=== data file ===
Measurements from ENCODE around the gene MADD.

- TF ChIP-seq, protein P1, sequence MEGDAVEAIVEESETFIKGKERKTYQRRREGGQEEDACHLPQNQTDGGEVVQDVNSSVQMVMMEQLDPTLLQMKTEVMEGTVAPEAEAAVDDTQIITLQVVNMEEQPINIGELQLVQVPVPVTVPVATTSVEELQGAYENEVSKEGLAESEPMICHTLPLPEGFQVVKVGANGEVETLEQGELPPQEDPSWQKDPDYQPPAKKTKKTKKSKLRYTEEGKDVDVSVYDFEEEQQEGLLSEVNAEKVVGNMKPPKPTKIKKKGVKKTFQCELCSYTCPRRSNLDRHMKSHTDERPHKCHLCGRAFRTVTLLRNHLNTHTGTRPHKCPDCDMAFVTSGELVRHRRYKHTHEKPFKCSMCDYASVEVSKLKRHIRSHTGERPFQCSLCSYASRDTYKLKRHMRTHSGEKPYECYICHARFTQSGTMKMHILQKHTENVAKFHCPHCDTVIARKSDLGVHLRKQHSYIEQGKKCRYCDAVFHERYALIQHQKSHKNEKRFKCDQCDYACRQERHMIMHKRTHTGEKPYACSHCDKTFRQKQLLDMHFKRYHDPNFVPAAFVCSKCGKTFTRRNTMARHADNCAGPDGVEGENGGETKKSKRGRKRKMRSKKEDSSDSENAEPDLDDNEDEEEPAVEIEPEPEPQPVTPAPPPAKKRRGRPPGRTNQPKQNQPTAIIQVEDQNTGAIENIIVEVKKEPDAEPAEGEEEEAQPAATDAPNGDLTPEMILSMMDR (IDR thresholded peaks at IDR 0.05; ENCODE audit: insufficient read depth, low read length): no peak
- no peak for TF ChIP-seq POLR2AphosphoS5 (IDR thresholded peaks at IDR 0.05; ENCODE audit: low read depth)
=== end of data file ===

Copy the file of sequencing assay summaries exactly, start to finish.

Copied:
Measurements from ENCODE around the gene MADD.

- TF ChIP-seq, protein P1, sequence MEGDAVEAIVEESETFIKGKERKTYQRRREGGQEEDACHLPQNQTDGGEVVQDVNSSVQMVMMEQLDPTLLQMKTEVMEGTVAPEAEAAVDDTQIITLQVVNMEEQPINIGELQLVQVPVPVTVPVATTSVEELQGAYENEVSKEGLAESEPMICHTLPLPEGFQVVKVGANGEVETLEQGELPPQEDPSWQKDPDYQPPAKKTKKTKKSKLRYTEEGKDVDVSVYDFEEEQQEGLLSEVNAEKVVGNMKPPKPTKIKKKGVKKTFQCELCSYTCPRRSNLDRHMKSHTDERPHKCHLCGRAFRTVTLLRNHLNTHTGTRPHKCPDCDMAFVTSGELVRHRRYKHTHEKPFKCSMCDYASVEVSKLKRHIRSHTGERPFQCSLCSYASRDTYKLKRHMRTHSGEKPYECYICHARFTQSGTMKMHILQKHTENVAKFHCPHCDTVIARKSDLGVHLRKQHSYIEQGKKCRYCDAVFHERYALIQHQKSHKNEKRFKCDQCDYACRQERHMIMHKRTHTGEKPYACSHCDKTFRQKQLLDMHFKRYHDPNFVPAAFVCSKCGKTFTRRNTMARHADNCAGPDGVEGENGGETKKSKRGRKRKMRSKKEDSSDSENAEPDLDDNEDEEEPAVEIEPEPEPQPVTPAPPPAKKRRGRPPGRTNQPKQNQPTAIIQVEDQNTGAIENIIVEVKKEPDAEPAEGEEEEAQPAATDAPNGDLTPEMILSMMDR (IDR thresholded peaks at IDR 0.05; ENCODE audit: insufficient read depth, low read length): no peak
- no peak for TF ChIP-seq POLR2AphosphoS5 (IDR thresholded peaks at IDR 0.05; ENCODE audit: low read depth)